When the going gets tough, the tough raise prices.
How much would you pay for this pill?
Just as the pharmaceutical industry agreed to start cutting $8 billion a year from drug costs under a health overhaul, makers of drugs raised their wholesale prices by 9 percent, a $10 billion increase in the last year, the New York Times reports.
The Times cites work by University of Minnesota pharmacist Dr. Stephen Schondelmeyer for AARP. "When we have major legislation anticipated, we see a run-up in price increases," he told the Times.
By comparison, prices of other products and services, as measured by the Consumer Price Index, fell 1.3 percent, not adjusted for seasonal variations, over the 12 months ending in September.
The increase ahead of political action is a familiar gambit in the Big Pharma playbook. As the presidential campaign heated up in 2007, the drug industry raised prices by almost 8 percent, the Wall Street Journal reported last year. Many drugmakers have also raised prices on older brand-name drugs in recent years to encourage people to switch to newer versions ahead of generic competition.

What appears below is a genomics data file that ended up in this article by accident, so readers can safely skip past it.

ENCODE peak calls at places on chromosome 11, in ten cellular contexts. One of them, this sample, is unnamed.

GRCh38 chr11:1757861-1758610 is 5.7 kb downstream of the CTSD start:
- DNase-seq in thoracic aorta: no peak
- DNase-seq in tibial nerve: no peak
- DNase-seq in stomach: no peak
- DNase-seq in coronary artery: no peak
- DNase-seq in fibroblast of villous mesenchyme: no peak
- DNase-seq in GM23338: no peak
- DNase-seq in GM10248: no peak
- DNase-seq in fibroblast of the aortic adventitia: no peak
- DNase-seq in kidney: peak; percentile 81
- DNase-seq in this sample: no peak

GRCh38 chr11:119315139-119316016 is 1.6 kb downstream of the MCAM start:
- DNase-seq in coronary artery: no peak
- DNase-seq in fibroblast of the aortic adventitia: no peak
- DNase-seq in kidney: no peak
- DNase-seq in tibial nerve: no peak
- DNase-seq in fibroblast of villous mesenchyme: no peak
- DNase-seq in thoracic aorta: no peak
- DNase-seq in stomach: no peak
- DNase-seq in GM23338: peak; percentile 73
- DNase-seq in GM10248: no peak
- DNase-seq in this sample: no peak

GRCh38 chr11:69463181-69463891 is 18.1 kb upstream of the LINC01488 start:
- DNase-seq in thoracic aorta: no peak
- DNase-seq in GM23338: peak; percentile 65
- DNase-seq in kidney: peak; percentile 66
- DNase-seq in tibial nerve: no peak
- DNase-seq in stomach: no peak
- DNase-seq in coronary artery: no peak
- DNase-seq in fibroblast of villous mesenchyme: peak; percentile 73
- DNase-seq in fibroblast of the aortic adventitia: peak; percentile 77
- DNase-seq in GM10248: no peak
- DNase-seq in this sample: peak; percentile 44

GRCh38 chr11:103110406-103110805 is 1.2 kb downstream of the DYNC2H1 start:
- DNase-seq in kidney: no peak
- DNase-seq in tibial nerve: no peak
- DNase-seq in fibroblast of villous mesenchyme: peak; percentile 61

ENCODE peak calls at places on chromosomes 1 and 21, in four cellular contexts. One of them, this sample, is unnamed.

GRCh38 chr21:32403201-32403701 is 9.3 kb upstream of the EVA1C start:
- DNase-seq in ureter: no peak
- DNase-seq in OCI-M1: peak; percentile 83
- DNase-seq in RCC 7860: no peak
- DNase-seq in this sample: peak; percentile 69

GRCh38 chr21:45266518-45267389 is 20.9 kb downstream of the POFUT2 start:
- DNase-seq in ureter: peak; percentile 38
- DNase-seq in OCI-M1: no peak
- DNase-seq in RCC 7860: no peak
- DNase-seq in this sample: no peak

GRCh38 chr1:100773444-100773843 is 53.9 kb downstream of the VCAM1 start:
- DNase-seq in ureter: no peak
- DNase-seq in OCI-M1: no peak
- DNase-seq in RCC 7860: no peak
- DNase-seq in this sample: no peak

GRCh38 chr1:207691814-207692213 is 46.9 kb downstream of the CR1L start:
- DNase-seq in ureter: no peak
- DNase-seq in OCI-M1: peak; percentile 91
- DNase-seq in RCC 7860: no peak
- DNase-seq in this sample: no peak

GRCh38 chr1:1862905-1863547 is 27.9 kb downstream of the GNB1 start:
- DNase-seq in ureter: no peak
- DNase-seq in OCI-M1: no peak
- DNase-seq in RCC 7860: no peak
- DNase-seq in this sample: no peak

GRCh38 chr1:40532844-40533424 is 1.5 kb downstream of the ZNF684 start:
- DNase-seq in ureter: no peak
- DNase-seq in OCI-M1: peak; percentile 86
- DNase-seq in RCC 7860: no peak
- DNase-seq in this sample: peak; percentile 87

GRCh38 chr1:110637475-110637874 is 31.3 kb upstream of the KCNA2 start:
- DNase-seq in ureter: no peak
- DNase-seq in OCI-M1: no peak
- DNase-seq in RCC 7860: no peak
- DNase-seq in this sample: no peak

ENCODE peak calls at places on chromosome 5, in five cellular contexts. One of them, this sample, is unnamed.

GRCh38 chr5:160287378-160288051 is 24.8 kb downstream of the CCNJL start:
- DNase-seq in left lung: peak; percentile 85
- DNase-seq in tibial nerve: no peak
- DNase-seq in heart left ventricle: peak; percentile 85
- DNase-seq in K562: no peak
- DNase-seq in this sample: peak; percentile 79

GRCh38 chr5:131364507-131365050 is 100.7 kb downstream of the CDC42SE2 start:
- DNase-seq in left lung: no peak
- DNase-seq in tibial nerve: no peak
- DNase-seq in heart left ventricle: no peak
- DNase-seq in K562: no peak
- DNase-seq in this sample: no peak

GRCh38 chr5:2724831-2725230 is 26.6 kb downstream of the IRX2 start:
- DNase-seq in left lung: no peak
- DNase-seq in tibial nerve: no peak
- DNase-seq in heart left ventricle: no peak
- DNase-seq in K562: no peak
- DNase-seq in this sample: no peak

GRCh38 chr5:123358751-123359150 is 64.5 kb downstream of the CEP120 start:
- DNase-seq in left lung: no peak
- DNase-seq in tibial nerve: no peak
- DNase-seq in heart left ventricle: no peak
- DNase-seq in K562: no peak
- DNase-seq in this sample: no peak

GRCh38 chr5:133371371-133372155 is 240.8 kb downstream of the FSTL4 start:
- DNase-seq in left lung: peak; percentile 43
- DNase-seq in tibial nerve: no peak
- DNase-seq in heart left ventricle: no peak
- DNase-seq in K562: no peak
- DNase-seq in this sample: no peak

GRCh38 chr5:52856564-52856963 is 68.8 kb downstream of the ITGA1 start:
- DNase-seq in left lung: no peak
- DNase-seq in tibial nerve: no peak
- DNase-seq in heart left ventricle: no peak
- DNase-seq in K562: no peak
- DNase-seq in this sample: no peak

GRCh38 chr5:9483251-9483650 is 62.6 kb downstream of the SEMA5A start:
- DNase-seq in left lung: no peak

One caveat, an old adage in the drug industry is that the average wholesale price, abbreviated AWP, really stands for "ain't what's paid." Rebates and discounts offered to big buyers, such as the government and drug benefit mangers, can take a significant bite out of listed price increases. Still, the wholesale prices serve as a starting point for price negotiations.
For its part, the drug industry disputed the AARP analysis. Ken Johnson, senior vice president of the trade group the PhRMA told the Times, the AARP report was politically motivated and didn't reflect the health-care savings medicines can bring.
Update: You can read a statement by Johnson on PhRMA Web site here.
And AARP has posted the price report here.